The first edition of the International and Comparative Law Quarterly in January 1952 marked the coming together of the Journal of Comparative Legislation and the International Law Quarterly. In the 60 years which followed, the Quarterly has published a number of significant articles covering all areas of comparative law, from legal theory to empirical studies of judicial decision-making, moving from traditional Commonwealth or Eurocentric comparisons to studies extending to the Ukraine, China or Latin America. The Quarterly has far exceeded the limited ambitions of Lord Denning in his foreword to the first edition that it would provide especially a focus for Commonwealth legal studies, although comparisons with Australia and Canada in particular have proved a fruitful source for analysis. In this short piece, it is only possible to give an overview of the wealth of comparative law scholarship in the last 60 years and I will confine myself, therefore, to noting three particular trends in the scope and ambition of the articles published in the Quarterly in this period.
I. AN INCREASE OF AMBITION
The index to the first edition of the Quarterly in 1952 presents us with a snapshot of comparative law scholarship in the 1950s: the tensions between the common law and countries within the Soviet orbit,Footnote 129 and a discussion of a United Nations Report on foreign investment laws and regulations of the countries of Asia and the Far East.Footnote 130 To this is added a specific section entitled ‘Comparative Law’, in reality an examination of the notion of trust (Treuhand) in Swiss law. Sixty years on, comparative lawyers are thinking more broadly. Since the 1950s, comparative law has experienced a new start after the devastation of war and, by 2012, a wealth of scholarship may be found, more diverse and geographically ambitious than its predecessors.Footnote 131 Traditional Eurocentric studies of private law rules, whilst still valuable, are now supplemented by research extending to criminal, public and procedural law and beyond the confines of the familiar common and civil law divide.Footnote 132 As Esin Örücü has stated, there is much to be gained from looking beyond America and Western Europe – the ‘extraordinary’ should not remain the sole domain of anthropologists, regionalists, or cultural studies proponents alone.Footnote 133 Such jurisdictions, whilst more difficult to understand due to their lack of familiarity and cultural differences,Footnote 134 are capable of challenging our preconceptions of legal structures and systems. In examining the legal systems of eastern Asia,Footnote 135 China,Footnote 136 or the South Pacific,Footnote 137 therefore, the journal has embraced global comparative law scholarship whilst maintaining its support for more traditional forms of research. The notion of legal transplants may therefore be examined not simply in a European context, but, for example, in terms of Western influences on the reforms in Vietnam to provide a market-based legal framework for its company law.Footnote 138 In today's global economy there is a sense, in the words of the late Lord Bingham that ‘there is a world elsewhere’ which has value to our understanding of law and legal principle generally.Footnote 139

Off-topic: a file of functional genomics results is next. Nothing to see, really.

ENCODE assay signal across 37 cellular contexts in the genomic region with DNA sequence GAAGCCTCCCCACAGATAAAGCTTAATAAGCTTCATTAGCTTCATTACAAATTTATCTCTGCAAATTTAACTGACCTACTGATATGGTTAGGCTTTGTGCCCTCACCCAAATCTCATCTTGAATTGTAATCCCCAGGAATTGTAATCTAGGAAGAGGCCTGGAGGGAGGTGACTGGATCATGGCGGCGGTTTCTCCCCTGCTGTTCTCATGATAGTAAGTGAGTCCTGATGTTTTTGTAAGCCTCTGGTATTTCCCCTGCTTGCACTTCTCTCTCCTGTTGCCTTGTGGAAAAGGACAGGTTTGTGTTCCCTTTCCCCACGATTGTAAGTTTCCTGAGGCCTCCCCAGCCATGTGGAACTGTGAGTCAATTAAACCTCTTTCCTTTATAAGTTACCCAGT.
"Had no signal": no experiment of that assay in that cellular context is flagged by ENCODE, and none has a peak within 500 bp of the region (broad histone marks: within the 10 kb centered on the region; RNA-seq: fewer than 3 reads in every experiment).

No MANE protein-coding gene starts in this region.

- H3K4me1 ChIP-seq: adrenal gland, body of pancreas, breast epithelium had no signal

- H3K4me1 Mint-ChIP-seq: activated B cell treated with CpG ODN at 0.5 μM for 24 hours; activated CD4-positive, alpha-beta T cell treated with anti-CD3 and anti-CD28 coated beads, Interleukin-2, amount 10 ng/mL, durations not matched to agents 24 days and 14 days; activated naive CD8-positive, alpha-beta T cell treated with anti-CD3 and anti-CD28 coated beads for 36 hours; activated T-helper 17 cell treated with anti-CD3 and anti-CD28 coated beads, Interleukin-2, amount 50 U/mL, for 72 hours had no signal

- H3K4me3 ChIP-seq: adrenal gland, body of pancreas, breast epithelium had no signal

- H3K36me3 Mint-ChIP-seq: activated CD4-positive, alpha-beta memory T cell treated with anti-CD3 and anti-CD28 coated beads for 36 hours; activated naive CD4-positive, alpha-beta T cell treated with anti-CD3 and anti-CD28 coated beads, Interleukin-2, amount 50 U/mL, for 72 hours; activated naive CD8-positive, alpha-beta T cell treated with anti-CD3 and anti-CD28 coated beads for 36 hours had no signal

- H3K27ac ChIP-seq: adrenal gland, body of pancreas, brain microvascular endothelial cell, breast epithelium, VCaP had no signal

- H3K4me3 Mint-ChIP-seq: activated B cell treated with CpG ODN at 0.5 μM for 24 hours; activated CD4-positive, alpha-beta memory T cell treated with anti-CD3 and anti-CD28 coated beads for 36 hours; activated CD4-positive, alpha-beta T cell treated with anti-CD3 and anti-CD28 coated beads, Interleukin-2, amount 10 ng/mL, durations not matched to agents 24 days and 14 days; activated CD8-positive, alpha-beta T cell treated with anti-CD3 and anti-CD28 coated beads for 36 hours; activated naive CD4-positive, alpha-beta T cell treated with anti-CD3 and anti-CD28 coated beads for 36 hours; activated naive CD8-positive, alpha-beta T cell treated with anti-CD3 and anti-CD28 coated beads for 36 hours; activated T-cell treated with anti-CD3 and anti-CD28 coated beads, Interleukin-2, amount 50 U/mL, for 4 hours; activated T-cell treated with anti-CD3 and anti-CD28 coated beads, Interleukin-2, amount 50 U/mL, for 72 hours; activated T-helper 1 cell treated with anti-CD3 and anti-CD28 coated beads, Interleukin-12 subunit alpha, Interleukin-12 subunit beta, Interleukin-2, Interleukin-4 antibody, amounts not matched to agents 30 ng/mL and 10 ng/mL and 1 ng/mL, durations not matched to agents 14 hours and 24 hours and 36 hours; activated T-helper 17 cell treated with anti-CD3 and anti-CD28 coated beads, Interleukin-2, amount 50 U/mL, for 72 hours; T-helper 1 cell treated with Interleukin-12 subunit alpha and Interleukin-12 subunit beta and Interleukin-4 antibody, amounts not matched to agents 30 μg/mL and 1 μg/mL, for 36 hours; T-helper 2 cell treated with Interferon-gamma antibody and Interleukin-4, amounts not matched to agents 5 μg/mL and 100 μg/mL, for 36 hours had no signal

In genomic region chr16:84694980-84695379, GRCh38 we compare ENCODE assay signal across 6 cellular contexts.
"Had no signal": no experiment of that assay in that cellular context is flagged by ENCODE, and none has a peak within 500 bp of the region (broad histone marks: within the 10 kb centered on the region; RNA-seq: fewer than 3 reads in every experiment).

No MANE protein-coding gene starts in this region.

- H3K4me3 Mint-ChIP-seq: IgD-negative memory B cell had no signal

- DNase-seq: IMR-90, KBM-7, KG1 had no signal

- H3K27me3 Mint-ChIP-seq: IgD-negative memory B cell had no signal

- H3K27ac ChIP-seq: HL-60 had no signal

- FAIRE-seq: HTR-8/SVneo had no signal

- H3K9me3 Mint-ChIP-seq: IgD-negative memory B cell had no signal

II. EUROPEAN UNION LAW AS A SOURCE OF COMPARISON